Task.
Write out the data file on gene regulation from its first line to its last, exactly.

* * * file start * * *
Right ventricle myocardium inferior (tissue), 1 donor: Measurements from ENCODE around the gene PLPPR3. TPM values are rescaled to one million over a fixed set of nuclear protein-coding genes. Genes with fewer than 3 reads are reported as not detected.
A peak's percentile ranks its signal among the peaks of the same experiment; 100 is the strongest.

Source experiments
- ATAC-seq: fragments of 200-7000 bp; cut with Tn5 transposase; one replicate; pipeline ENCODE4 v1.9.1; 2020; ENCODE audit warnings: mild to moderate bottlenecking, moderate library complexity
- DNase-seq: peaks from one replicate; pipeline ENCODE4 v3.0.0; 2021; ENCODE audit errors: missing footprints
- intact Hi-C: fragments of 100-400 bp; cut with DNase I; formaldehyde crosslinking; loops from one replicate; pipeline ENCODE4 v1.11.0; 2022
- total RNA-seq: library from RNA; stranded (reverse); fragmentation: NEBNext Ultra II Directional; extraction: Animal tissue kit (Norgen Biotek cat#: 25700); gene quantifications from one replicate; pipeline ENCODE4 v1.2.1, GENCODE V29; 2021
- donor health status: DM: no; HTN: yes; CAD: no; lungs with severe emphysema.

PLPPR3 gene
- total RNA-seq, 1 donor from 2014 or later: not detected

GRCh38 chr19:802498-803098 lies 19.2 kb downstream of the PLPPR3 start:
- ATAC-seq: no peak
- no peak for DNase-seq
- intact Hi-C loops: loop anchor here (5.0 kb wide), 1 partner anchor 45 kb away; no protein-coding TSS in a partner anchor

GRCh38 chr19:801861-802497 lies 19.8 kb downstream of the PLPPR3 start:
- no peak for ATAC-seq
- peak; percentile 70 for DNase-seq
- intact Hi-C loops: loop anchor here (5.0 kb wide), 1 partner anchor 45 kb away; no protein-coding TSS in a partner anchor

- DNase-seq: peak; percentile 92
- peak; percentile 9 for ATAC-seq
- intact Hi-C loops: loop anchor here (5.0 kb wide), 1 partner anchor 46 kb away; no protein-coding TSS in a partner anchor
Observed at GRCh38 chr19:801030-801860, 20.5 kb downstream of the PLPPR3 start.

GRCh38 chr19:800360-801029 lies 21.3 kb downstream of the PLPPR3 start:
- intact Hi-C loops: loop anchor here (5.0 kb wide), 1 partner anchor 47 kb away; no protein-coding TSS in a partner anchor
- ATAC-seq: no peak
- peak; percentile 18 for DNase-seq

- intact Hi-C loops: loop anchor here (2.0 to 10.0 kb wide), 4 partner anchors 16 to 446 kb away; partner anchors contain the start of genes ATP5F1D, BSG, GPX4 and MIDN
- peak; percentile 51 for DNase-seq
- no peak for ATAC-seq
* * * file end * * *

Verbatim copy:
Right ventricle myocardium inferior (tissue), 1 donor: Measurements from ENCODE around the gene PLPPR3. TPM values are rescaled to one million over a fixed set of nuclear protein-coding genes. Genes with fewer than 3 reads are reported as not detected.
A peak's percentile ranks its signal among the peaks of the same experiment; 100 is the strongest.

Source experiments
- ATAC-seq: fragments of 200-7000 bp; cut with Tn5 transposase; one replicate; pipeline ENCODE4 v1.9.1; 2020; ENCODE audit warnings: mild to moderate bottlenecking, moderate library complexity
- DNase-seq: peaks from one replicate; pipeline ENCODE4 v3.0.0; 2021; ENCODE audit errors: missing footprints
- intact Hi-C: fragments of 100-400 bp; cut with DNase I; formaldehyde crosslinking; loops from one replicate; pipeline ENCODE4 v1.11.0; 2022
- total RNA-seq: library from RNA; stranded (reverse); fragmentation: NEBNext Ultra II Directional; extraction: Animal tissue kit (Norgen Biotek cat#: 25700); gene quantifications from one replicate; pipeline ENCODE4 v1.2.1, GENCODE V29; 2021
- donor health status: DM: no; HTN: yes; CAD: no; lungs with severe emphysema.

PLPPR3 gene
- total RNA-seq, 1 donor from 2014 or later: not detected

GRCh38 chr19:802498-803098 lies 19.2 kb downstream of the PLPPR3 start:
- ATAC-seq: no peak
- no peak for DNase-seq
- intact Hi-C loops: loop anchor here (5.0 kb wide), 1 partner anchor 45 kb away; no protein-coding TSS in a partner anchor

GRCh38 chr19:801861-802497 lies 19.8 kb downstream of the PLPPR3 start:
- no peak for ATAC-seq
- peak; percentile 70 for DNase-seq
- intact Hi-C loops: loop anchor here (5.0 kb wide), 1 partner anchor 45 kb away; no protein-coding TSS in a partner anchor

- DNase-seq: peak; percentile 92
- peak; percentile 9 for ATAC-seq
- intact Hi-C loops: loop anchor here (5.0 kb wide), 1 partner anchor 46 kb away; no protein-coding TSS in a partner anchor
Observed at GRCh38 chr19:801030-801860, 20.5 kb downstream of the PLPPR3 start.

GRCh38 chr19:800360-801029 lies 21.3 kb downstream of the PLPPR3 start:
- intact Hi-C loops: loop anchor here (5.0 kb wide), 1 partner anchor 47 kb away; no protein-coding TSS in a partner anchor
- ATAC-seq: no peak
- peak; percentile 18 for DNase-seq

- intact Hi-C loops: loop anchor here (2.0 to 10.0 kb wide), 4 partner anchors 16 to 446 kb away; partner anchors contain the start of genes ATP5F1D, BSG, GPX4 and MIDN
- peak; percentile 51 for DNase-seq
- no peak for ATAC-seq